While applying for an FDOT Safe Routes to School infrastructure grant can be challenging for resource-strapped rural communities, the good news is that UF’s Center for Health and the Built Environment may be able to help. The highest priority for technical assistance will be given to rural communities that have established Safe Routes project proposals and/or those who have been designated Rural Economic Development Initiative (REDI) Eligible Counties and Communities. However, all rural communities interested in applying for a Safe Routes infrastructure grant are encouraged to contact the project team to learn whether technical assistance is available.

Technical Assistance Services

Recruitment for the second phase of the Safe Routes to School Technical Assistance project is currently underway. Across the state, selected rural schools and communities will be given technical assistance on how to engage their community to create support for the Safe Routes project; implement the school site assessment and data collection methodologies; and prepare an application for a Safe Routes infrastructure grant. In the pilot phase of the project, services provided included public engagement assistance; site mapping and audits; student and parent surveys; estimations of affected students; engineering cost estimate quality assurance; and other application assistance.

When considering Safe Routes to School infrastructure improvements, every community’s needs are unique. While resources are limited, UF’s Center for Health and the Built Environment will adapt their services to meet the needs of selected schools and communities to ensure the best outcomes.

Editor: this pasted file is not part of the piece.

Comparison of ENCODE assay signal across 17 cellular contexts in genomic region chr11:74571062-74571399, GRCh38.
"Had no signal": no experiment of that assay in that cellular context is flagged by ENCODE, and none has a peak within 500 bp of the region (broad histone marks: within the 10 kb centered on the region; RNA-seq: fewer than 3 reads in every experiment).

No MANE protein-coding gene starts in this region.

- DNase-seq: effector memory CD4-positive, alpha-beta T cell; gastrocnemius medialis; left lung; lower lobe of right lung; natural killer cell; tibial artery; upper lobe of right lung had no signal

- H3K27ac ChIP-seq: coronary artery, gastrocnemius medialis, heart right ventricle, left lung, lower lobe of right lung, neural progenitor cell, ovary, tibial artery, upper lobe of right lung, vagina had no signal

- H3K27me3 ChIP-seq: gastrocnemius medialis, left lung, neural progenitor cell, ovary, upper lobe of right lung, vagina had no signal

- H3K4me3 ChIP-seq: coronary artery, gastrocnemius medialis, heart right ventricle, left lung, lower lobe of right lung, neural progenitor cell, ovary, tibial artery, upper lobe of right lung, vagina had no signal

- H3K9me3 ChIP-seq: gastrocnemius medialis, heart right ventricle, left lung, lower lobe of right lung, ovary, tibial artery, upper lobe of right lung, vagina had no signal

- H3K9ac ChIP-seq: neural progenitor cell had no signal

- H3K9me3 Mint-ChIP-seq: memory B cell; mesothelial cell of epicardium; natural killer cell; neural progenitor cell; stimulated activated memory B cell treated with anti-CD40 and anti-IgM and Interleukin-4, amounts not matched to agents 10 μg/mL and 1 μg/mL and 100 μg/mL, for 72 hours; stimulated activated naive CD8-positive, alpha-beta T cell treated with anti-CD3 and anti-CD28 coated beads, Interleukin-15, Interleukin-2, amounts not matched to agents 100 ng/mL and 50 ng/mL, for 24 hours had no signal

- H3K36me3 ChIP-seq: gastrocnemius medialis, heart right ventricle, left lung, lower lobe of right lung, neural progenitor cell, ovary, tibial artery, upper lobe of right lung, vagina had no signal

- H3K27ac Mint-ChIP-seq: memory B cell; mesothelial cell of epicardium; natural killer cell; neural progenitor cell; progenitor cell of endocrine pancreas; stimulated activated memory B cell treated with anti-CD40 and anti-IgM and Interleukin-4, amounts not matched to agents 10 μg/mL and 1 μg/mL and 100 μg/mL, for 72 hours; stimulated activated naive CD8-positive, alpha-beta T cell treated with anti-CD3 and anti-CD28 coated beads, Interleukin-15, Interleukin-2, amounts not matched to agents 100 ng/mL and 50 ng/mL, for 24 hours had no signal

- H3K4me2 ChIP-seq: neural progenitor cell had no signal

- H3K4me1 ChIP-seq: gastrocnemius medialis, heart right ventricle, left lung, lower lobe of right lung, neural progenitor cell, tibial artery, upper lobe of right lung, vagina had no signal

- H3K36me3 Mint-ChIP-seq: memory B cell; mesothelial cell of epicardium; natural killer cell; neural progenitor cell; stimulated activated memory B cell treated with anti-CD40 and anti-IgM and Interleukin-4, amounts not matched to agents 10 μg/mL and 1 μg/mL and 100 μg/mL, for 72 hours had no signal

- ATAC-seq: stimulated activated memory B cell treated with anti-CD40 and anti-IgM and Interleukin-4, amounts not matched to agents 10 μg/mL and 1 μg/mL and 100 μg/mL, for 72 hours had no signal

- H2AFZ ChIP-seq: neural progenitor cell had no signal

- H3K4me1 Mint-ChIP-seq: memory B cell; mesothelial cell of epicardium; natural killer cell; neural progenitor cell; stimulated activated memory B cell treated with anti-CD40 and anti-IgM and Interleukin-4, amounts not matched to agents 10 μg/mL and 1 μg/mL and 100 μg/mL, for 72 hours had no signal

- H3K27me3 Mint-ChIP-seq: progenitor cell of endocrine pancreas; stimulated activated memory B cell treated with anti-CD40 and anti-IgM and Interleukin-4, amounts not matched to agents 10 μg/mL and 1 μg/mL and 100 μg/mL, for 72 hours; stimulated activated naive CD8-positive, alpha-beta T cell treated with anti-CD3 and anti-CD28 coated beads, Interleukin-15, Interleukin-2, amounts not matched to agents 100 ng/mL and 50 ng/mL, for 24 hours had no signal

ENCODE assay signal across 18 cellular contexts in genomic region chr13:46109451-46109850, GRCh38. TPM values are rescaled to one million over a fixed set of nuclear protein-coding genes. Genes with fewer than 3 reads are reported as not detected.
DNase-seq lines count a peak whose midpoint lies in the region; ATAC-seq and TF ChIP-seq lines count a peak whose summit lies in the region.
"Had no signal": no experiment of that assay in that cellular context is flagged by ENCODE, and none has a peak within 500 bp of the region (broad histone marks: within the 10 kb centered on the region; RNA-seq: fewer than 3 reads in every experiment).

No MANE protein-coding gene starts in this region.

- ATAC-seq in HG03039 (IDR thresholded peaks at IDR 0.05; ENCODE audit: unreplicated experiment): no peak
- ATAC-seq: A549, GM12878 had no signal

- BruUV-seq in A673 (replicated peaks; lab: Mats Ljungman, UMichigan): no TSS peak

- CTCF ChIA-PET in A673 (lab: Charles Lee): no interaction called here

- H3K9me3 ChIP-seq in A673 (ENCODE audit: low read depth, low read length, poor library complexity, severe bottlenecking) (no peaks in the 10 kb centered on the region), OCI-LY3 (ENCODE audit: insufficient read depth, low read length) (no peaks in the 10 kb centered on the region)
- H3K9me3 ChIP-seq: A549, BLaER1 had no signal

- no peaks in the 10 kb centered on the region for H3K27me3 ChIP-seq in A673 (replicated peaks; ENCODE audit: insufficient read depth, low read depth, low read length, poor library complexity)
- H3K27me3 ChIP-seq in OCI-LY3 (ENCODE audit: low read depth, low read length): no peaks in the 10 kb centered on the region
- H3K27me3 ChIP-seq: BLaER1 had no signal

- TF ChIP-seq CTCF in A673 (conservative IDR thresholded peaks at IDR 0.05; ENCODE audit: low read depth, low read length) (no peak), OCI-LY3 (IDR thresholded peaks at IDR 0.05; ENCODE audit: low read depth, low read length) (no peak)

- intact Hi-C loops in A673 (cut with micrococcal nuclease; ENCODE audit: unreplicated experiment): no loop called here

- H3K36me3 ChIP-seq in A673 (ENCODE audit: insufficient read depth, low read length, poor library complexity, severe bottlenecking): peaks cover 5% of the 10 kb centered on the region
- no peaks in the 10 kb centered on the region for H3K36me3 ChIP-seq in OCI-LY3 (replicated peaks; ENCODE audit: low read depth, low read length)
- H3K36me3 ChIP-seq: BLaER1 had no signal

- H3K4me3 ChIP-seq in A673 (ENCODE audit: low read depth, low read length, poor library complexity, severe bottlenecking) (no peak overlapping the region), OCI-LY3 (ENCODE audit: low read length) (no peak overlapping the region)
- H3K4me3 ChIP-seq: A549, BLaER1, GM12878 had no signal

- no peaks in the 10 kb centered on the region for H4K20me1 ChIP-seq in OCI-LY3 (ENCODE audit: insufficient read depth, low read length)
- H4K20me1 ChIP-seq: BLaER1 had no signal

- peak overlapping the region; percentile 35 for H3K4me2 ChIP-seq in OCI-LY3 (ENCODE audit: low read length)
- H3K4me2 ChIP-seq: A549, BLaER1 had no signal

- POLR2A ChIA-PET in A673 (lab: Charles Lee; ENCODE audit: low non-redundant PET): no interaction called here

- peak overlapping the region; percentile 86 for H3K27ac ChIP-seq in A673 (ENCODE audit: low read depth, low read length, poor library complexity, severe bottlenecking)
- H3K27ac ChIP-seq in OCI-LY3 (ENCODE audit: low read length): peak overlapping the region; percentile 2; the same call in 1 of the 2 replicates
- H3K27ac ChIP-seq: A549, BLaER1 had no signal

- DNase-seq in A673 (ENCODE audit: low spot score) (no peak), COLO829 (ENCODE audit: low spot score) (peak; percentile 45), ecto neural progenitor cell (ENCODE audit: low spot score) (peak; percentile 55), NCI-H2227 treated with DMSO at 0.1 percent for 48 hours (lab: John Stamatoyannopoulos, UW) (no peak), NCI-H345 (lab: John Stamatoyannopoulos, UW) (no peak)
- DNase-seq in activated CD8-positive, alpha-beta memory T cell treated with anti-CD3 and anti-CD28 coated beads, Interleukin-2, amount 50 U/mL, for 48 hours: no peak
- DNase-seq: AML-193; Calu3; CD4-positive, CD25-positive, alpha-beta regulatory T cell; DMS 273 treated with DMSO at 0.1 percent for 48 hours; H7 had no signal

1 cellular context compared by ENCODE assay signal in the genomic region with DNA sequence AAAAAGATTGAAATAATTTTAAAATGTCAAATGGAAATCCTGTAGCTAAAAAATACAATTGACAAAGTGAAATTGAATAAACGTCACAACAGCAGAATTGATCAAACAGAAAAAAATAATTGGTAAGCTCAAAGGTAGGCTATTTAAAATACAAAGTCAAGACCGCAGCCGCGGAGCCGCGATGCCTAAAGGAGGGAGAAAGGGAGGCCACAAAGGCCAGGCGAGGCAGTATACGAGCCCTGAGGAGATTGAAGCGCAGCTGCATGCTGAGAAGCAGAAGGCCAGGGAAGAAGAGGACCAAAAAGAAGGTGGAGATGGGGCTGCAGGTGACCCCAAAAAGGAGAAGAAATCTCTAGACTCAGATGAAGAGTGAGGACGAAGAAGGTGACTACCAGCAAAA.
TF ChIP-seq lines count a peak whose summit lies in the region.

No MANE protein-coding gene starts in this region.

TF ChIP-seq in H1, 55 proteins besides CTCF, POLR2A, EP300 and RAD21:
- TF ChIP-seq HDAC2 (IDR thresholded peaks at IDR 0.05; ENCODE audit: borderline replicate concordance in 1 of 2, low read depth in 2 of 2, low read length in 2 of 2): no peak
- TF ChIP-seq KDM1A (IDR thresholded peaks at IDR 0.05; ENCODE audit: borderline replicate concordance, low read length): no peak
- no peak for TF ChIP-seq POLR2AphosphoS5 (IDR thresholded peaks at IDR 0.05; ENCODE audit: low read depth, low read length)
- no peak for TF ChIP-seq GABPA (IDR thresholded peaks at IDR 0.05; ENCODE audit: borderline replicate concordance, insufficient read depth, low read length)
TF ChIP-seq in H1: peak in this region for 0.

Contact/Request Assistance

If you are a school or government employee serving a rural area of Florida, or a resident of a rural Florida community, and are interested in receiving Safe Routes to School technical assistance, or would like assistance developing a Safe Routes to School infrastructure project, please fill out the following survey.

Florida Safe Routes to School Technical Assistance Survey

Once the survey has been submitted, a member of the project team will contact you within 2 – 3 business days to arrange a follow up consultation and discuss next steps. For general inquiries, email safe.routes@dcp.ufl.edu.


References

1 McDonald, Noreen C., Ruth L. Steiner, Chanam Lee, Tori Rhoulac Smith, Xuemei Zhu, and Yizhao Yang. “Impact of the safe routes to school program on walking and bicycling.” Journal of the American Planning Association 80, no. 2 (2014): 153-167.

2 “On the Move: Safe Routes to School Policies in Rural School Districts.” CA4Health. Accessed July 9, 2017, http://www.changelabsolutions.org/sites/default/files/SRTS-Policies-Rural_School_Districts-FINAL_20140611.pdf

3 “Rural Communities: Making Safe Routes Work.” Safe Routes to School National Partnerhsip. Accessed July 9, 2017, http://saferoutespartnership.org/sites/default/files/pdf/Lib_of_Res/SR2S_Rural_making%20SR%20work_20150331.pdf

4 Yousefian, Anush, Erika Ziller, Jon Swartz, and David Hartley. “Active living for rural youth: addressing physical inactivity in rural communities.” Journal of Public Health Management and Practice 15, no. 3 (2009): 223-231.